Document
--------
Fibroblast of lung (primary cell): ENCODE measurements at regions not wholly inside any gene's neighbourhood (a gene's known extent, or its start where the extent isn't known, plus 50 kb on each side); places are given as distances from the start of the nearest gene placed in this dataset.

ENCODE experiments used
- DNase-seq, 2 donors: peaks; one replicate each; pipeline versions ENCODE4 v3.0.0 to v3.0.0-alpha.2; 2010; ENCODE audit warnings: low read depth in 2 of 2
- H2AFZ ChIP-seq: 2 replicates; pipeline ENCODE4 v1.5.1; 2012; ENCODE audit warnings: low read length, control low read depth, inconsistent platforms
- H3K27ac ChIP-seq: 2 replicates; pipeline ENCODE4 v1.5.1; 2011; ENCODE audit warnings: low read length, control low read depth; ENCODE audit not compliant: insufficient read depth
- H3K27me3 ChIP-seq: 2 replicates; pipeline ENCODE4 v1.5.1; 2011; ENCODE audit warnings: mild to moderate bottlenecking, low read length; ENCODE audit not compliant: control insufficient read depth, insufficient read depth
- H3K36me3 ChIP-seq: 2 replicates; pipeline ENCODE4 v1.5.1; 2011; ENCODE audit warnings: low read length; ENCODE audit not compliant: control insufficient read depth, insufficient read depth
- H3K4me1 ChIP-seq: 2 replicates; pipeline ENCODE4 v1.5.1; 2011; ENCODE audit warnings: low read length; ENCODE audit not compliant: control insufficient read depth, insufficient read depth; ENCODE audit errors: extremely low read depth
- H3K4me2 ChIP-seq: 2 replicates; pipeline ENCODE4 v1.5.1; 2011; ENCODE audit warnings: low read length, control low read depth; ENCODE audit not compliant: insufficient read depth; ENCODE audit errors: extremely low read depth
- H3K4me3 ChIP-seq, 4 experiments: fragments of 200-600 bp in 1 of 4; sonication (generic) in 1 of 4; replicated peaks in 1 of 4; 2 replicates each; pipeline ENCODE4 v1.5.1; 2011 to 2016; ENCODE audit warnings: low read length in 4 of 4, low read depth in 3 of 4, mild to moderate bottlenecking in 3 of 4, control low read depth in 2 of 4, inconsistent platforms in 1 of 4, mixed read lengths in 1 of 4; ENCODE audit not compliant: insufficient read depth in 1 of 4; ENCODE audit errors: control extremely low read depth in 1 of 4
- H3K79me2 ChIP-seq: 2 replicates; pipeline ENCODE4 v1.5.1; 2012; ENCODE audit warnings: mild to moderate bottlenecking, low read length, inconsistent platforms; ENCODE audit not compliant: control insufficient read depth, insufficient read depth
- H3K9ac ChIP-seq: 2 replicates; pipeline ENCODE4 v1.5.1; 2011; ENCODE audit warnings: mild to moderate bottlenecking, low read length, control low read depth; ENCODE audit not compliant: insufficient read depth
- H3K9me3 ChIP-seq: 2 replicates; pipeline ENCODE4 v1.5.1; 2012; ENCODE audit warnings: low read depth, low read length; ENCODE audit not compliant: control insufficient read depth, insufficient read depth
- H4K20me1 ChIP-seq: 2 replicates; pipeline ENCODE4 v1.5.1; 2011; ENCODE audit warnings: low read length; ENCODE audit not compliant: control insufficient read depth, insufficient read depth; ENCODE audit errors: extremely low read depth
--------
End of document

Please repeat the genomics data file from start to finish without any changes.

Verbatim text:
Fibroblast of lung (primary cell): ENCODE measurements at regions not wholly inside any gene's neighbourhood (a gene's known extent, or its start where the extent isn't known, plus 50 kb on each side); places are given as distances from the start of the nearest gene placed in this dataset.

ENCODE experiments used
- DNase-seq, 2 donors: peaks; one replicate each; pipeline versions ENCODE4 v3.0.0 to v3.0.0-alpha.2; 2010; ENCODE audit warnings: low read depth in 2 of 2
- H2AFZ ChIP-seq: 2 replicates; pipeline ENCODE4 v1.5.1; 2012; ENCODE audit warnings: low read length, control low read depth, inconsistent platforms
- H3K27ac ChIP-seq: 2 replicates; pipeline ENCODE4 v1.5.1; 2011; ENCODE audit warnings: low read length, control low read depth; ENCODE audit not compliant: insufficient read depth
- H3K27me3 ChIP-seq: 2 replicates; pipeline ENCODE4 v1.5.1; 2011; ENCODE audit warnings: mild to moderate bottlenecking, low read length; ENCODE audit not compliant: control insufficient read depth, insufficient read depth
- H3K36me3 ChIP-seq: 2 replicates; pipeline ENCODE4 v1.5.1; 2011; ENCODE audit warnings: low read length; ENCODE audit not compliant: control insufficient read depth, insufficient read depth
- H3K4me1 ChIP-seq: 2 replicates; pipeline ENCODE4 v1.5.1; 2011; ENCODE audit warnings: low read length; ENCODE audit not compliant: control insufficient read depth, insufficient read depth; ENCODE audit errors: extremely low read depth
- H3K4me2 ChIP-seq: 2 replicates; pipeline ENCODE4 v1.5.1; 2011; ENCODE audit warnings: low read length, control low read depth; ENCODE audit not compliant: insufficient read depth; ENCODE audit errors: extremely low read depth
- H3K4me3 ChIP-seq, 4 experiments: fragments of 200-600 bp in 1 of 4; sonication (generic) in 1 of 4; replicated peaks in 1 of 4; 2 replicates each; pipeline ENCODE4 v1.5.1; 2011 to 2016; ENCODE audit warnings: low read length in 4 of 4, low read depth in 3 of 4, mild to moderate bottlenecking in 3 of 4, control low read depth in 2 of 4, inconsistent platforms in 1 of 4, mixed read lengths in 1 of 4; ENCODE audit not compliant: insufficient read depth in 1 of 4; ENCODE audit errors: control extremely low read depth in 1 of 4
- H3K79me2 ChIP-seq: 2 replicates; pipeline ENCODE4 v1.5.1; 2012; ENCODE audit warnings: mild to moderate bottlenecking, low read length, inconsistent platforms; ENCODE audit not compliant: control insufficient read depth, insufficient read depth
- H3K9ac ChIP-seq: 2 replicates; pipeline ENCODE4 v1.5.1; 2011; ENCODE audit warnings: mild to moderate bottlenecking, low read length, control low read depth; ENCODE audit not compliant: insufficient read depth
- H3K9me3 ChIP-seq: 2 replicates; pipeline ENCODE4 v1.5.1; 2012; ENCODE audit warnings: low read depth, low read length; ENCODE audit not compliant: control insufficient read depth, insufficient read depth
- H4K20me1 ChIP-seq: 2 replicates; pipeline ENCODE4 v1.5.1; 2011; ENCODE audit warnings: low read length; ENCODE audit not compliant: control insufficient read depth, insufficient read depth; ENCODE audit errors: extremely low read depth